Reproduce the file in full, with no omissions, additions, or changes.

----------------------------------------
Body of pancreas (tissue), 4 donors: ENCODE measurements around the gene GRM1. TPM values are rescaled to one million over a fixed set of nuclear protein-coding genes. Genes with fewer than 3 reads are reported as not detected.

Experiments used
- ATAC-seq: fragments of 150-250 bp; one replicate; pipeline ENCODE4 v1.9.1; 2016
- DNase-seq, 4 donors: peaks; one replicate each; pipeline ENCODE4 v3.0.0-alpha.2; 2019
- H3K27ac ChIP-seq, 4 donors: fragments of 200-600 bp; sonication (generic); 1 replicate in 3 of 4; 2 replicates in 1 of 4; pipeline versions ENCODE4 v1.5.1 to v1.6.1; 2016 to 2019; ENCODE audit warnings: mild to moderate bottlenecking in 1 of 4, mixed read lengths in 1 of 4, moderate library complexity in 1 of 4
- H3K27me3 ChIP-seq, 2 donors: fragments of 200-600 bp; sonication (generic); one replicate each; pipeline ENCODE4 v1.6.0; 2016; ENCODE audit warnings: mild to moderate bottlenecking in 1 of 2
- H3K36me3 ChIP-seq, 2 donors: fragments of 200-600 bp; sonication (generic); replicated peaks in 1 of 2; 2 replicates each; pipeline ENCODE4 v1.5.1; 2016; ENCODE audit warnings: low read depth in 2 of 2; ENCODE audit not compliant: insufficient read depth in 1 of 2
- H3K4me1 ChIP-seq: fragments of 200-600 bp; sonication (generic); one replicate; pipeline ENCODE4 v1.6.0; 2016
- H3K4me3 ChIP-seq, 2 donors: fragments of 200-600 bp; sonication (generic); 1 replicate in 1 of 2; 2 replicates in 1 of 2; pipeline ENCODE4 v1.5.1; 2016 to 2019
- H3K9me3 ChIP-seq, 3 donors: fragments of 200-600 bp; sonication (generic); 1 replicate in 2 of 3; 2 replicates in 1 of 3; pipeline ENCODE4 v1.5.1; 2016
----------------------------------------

Body of pancreas (tissue), 4 donors: ENCODE measurements around the gene GRM1. TPM values are rescaled to one million over a fixed set of nuclear protein-coding genes. Genes with fewer than 3 reads are reported as not detected.

Experiments used
- ATAC-seq: fragments of 150-250 bp; one replicate; pipeline ENCODE4 v1.9.1; 2016
- DNase-seq, 4 donors: peaks; one replicate each; pipeline ENCODE4 v3.0.0-alpha.2; 2019
- H3K27ac ChIP-seq, 4 donors: fragments of 200-600 bp; sonication (generic); 1 replicate in 3 of 4; 2 replicates in 1 of 4; pipeline versions ENCODE4 v1.5.1 to v1.6.1; 2016 to 2019; ENCODE audit warnings: mild to moderate bottlenecking in 1 of 4, mixed read lengths in 1 of 4, moderate library complexity in 1 of 4
- H3K27me3 ChIP-seq, 2 donors: fragments of 200-600 bp; sonication (generic); one replicate each; pipeline ENCODE4 v1.6.0; 2016; ENCODE audit warnings: mild to moderate bottlenecking in 1 of 2
- H3K36me3 ChIP-seq, 2 donors: fragments of 200-600 bp; sonication (generic); replicated peaks in 1 of 2; 2 replicates each; pipeline ENCODE4 v1.5.1; 2016; ENCODE audit warnings: low read depth in 2 of 2; ENCODE audit not compliant: insufficient read depth in 1 of 2
- H3K4me1 ChIP-seq: fragments of 200-600 bp; sonication (generic); one replicate; pipeline ENCODE4 v1.6.0; 2016
- H3K4me3 ChIP-seq, 2 donors: fragments of 200-600 bp; sonication (generic); 1 replicate in 1 of 2; 2 replicates in 1 of 2; pipeline ENCODE4 v1.5.1; 2016 to 2019
- H3K9me3 ChIP-seq, 3 donors: fragments of 200-600 bp; sonication (generic); 1 replicate in 2 of 3; 2 replicates in 1 of 3; pipeline ENCODE4 v1.5.1; 2016